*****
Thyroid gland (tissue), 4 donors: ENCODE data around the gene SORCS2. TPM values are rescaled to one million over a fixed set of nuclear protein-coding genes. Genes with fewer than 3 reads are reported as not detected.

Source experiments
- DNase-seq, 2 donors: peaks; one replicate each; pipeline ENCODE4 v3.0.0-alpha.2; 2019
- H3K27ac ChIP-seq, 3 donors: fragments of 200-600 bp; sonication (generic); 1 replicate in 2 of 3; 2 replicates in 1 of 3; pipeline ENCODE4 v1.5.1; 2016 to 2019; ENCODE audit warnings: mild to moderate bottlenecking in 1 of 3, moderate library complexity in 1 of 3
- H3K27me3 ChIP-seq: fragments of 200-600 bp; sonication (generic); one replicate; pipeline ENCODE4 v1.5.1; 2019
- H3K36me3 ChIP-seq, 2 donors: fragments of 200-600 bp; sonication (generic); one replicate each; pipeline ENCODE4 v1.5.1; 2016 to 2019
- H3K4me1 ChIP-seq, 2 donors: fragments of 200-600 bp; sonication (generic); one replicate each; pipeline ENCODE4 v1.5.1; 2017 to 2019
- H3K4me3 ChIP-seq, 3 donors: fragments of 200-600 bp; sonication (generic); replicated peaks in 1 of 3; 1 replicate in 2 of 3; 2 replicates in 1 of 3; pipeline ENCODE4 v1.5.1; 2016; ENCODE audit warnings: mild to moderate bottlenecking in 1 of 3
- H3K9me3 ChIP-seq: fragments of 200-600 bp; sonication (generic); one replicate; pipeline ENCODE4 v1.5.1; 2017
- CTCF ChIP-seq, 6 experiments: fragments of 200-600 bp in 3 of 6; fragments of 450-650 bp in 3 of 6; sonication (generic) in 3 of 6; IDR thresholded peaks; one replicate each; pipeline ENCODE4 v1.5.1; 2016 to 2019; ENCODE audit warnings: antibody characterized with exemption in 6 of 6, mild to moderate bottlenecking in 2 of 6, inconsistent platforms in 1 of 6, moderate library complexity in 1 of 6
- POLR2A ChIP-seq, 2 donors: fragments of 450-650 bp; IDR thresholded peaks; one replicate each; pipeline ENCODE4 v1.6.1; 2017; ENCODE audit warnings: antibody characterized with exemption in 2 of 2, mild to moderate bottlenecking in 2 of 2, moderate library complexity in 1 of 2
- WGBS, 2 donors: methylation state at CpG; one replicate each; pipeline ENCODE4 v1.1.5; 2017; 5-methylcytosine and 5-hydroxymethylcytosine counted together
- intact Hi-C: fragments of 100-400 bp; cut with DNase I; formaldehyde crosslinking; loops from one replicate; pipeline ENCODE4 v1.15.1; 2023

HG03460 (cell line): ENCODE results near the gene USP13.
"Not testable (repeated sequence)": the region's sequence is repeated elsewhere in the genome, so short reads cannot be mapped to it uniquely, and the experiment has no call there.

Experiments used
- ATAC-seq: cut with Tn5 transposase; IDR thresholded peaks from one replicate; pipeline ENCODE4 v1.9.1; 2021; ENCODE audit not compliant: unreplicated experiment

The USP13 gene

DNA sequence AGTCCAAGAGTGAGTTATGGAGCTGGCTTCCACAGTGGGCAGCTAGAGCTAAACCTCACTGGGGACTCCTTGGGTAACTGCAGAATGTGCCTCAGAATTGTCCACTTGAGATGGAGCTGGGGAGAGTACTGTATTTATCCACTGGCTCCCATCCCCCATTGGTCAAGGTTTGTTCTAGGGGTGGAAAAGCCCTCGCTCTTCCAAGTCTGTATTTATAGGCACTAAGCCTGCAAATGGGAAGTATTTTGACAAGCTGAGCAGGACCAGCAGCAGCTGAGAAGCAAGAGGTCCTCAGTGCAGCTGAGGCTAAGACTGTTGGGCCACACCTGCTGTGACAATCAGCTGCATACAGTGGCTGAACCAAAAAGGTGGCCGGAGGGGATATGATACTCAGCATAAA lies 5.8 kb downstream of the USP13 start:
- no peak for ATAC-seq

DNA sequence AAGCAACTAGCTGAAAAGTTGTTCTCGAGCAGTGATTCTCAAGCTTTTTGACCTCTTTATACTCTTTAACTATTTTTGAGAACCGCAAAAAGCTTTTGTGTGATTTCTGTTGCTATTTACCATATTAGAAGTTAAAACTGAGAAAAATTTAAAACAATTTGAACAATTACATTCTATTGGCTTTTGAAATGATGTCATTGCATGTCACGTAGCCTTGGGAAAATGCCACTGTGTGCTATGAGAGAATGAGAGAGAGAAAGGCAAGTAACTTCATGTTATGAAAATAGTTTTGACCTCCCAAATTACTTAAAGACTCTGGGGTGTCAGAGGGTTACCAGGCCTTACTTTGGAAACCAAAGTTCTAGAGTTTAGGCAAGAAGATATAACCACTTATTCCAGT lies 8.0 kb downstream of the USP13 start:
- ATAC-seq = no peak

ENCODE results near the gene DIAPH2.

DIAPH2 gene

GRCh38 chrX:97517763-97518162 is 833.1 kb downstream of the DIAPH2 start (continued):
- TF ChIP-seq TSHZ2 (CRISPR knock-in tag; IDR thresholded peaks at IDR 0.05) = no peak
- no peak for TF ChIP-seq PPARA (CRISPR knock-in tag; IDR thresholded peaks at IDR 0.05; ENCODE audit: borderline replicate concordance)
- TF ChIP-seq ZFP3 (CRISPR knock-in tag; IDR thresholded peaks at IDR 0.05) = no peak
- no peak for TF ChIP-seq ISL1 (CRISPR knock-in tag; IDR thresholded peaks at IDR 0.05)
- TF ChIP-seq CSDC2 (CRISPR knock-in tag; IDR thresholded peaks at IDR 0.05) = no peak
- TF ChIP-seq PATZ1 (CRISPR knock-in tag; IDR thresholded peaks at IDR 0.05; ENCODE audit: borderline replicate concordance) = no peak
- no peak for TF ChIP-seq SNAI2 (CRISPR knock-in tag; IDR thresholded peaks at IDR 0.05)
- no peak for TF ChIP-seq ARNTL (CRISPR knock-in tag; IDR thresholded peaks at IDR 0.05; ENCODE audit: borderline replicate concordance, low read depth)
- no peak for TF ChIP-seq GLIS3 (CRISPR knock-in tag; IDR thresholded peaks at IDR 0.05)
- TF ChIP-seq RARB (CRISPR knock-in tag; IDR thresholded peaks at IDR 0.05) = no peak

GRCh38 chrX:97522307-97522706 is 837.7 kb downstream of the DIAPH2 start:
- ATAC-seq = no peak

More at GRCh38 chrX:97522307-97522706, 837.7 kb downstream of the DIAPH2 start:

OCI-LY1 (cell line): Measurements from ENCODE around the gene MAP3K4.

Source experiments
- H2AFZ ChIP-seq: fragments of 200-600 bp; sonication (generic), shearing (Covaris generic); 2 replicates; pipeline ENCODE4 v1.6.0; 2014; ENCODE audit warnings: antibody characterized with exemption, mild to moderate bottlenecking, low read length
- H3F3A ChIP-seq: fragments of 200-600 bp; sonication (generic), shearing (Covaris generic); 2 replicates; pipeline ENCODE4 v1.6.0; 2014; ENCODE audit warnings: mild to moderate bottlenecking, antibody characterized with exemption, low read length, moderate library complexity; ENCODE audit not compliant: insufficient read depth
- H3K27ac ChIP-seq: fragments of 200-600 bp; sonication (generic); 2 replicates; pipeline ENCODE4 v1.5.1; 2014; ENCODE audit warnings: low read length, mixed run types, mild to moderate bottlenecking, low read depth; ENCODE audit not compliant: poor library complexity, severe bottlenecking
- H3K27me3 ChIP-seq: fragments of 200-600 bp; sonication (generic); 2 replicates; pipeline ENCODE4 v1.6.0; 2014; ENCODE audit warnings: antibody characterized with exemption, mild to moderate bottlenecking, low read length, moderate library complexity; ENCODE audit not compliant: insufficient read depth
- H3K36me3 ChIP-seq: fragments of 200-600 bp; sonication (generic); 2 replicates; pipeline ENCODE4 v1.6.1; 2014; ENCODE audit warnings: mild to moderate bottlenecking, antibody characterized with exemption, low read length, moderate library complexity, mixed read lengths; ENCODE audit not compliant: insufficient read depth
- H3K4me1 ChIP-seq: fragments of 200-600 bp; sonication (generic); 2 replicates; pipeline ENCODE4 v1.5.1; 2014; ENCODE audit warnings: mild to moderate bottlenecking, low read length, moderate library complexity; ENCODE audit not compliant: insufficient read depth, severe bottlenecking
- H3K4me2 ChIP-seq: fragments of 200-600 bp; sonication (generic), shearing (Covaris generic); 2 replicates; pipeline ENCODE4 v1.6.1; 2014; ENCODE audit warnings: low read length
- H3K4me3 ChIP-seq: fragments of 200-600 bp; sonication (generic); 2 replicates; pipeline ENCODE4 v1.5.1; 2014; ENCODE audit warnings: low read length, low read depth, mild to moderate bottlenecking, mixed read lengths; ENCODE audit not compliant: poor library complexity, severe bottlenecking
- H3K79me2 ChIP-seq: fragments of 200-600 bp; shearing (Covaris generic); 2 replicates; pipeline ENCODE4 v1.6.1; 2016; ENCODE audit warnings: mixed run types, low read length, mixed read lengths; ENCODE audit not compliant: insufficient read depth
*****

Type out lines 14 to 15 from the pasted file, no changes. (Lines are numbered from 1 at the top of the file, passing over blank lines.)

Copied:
HG03460 (cell line): ENCODE results near the gene USP13.
"Not testable (repeated sequence)": the region's sequence is repeated elsewhere in the genome, so short reads cannot be mapped to it uniquely, and the experiment has no call there.